First a little background:
What is hardware as a service (HaaS)?: Here, the MSP deploys fresh PCs and infrastructure to the end-customer. The MSP typically lines up financing to manage all the hardware refreshes. Customers pay the MSP a set monthly fee for that hardware. The potential downside: If the end-customer defaults on the hardware payments, the MSP is left carrying the debt. Also, repossessing all that hardware could be difficult if the customer goes out of business and locks his or her doors.
What is hardware as a rental (HaaR)?: This model is nearly the same, except that the lender carries the debt. If the end-customer goes out of business or defaults on payments, the lender -- rather than the MSP -- carries the risk.
HaaS Hits and Misses
HaaS was supposed to revolutionize the IT channel several years ago -- creating a world of "everything as a service" for the end customer. That reality hasn't quite materialized for a few reasons. The reasons: PC makers already offer traditional financing programs, and branded HaaS programs would have involved yet another marketing initiative in a contracting market.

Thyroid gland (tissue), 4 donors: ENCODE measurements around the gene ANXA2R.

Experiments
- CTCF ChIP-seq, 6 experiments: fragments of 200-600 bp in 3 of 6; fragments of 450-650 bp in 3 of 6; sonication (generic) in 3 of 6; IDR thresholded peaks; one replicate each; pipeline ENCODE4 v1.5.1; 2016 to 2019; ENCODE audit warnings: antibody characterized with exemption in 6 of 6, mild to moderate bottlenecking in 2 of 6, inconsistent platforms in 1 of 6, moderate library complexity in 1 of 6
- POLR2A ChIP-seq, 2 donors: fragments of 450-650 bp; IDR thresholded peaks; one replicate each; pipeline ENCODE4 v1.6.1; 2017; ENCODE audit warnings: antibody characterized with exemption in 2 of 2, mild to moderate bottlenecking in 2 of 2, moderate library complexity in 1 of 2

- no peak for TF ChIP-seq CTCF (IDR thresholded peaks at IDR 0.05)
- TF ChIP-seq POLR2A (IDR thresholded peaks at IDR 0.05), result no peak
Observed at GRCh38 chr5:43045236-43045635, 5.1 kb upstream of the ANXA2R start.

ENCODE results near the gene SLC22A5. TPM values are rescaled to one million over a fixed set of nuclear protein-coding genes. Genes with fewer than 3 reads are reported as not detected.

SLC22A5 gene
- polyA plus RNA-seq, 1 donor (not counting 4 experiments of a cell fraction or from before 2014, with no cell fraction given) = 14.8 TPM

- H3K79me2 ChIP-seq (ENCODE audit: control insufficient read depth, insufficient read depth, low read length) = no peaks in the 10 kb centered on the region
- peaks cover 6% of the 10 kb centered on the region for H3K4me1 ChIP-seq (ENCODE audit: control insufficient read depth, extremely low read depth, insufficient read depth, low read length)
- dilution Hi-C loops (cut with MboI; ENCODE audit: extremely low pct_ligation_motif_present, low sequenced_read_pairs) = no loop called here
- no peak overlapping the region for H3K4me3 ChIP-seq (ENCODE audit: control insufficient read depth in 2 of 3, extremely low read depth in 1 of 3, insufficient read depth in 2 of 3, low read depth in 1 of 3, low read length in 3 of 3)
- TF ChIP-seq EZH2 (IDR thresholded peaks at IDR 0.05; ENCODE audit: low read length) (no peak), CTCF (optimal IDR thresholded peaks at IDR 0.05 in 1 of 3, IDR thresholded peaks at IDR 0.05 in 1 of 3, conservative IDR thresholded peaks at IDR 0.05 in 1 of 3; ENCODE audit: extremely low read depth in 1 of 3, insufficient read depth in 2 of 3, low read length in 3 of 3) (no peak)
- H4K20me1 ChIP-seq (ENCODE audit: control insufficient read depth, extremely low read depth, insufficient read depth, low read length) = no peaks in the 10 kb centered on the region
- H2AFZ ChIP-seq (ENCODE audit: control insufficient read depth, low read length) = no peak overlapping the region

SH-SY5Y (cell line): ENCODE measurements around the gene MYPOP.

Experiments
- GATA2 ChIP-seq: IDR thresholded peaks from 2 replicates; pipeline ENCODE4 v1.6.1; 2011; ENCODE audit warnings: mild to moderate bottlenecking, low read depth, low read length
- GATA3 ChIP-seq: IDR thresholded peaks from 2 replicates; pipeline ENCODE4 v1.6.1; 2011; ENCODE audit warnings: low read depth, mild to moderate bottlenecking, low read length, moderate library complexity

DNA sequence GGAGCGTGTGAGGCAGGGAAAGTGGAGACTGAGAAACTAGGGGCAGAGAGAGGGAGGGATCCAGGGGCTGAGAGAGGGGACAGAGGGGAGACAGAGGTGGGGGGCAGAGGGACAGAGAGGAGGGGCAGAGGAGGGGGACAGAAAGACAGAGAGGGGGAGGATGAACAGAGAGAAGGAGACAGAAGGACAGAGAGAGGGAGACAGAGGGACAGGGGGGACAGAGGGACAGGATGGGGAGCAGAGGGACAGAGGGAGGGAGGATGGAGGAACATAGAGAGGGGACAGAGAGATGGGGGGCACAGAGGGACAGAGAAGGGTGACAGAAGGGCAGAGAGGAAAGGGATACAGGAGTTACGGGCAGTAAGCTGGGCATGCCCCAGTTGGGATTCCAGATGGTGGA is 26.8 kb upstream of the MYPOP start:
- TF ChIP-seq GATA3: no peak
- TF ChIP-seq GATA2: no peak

Some boutique HaaS providers like CharTec continue to engage and train MSPs. But a key rival faced ethical and financial questions back in 2010, and wound up in court.
Rise of HaaR?
Still, anecdotal evidence suggests the HaaR model is catching on. Just ask GreatAmerica, a privately held financing company that works with roughly 1,200 VARs, MSPs and resellers. Of those, roughly 450 partners leverage GreatAmerica's HaaR services, according to Senior VP and General Manager Greg VanDeWalker.
GreatAmerica promoted its HaaR initiatives last week at IT Nation 2015. But this isn't a one-time channel initiative. The 485-person company has 63,000 bundle contracts, and 94 percent of the assets on GreatAmerica's books involve office technology like phones, servers,desktops, switches, copiers, printers and routers. There are also signs that GreatAmerica and CharTec are working together on HaaR deals for MSPs.